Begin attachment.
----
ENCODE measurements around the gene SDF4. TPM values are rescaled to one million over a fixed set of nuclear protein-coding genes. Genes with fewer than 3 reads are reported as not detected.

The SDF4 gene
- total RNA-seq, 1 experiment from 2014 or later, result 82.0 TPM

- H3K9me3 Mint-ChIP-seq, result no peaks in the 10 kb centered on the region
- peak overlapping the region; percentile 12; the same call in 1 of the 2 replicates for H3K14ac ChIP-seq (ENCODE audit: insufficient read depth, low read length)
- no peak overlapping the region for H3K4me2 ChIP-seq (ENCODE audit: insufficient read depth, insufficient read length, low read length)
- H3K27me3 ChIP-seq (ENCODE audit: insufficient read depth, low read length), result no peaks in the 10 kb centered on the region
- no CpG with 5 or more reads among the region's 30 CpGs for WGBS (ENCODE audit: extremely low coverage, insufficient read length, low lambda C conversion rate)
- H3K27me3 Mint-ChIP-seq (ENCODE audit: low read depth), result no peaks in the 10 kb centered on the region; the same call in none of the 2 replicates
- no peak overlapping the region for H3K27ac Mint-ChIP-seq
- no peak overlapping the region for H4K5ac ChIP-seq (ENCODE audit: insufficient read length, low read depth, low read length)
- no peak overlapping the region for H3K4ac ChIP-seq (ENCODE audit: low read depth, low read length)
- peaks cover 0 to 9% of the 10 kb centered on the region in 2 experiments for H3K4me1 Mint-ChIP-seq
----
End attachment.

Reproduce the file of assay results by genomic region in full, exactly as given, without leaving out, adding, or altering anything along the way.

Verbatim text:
ENCODE measurements around the gene SDF4. TPM values are rescaled to one million over a fixed set of nuclear protein-coding genes. Genes with fewer than 3 reads are reported as not detected.

The SDF4 gene
- total RNA-seq, 1 experiment from 2014 or later, result 82.0 TPM

- H3K9me3 Mint-ChIP-seq, result no peaks in the 10 kb centered on the region
- peak overlapping the region; percentile 12; the same call in 1 of the 2 replicates for H3K14ac ChIP-seq (ENCODE audit: insufficient read depth, low read length)
- no peak overlapping the region for H3K4me2 ChIP-seq (ENCODE audit: insufficient read depth, insufficient read length, low read length)
- H3K27me3 ChIP-seq (ENCODE audit: insufficient read depth, low read length), result no peaks in the 10 kb centered on the region
- no CpG with 5 or more reads among the region's 30 CpGs for WGBS (ENCODE audit: extremely low coverage, insufficient read length, low lambda C conversion rate)
- H3K27me3 Mint-ChIP-seq (ENCODE audit: low read depth), result no peaks in the 10 kb centered on the region; the same call in none of the 2 replicates
- no peak overlapping the region for H3K27ac Mint-ChIP-seq
- no peak overlapping the region for H4K5ac ChIP-seq (ENCODE audit: insufficient read length, low read depth, low read length)
- no peak overlapping the region for H3K4ac ChIP-seq (ENCODE audit: low read depth, low read length)
- peaks cover 0 to 9% of the 10 kb centered on the region in 2 experiments for H3K4me1 Mint-ChIP-seq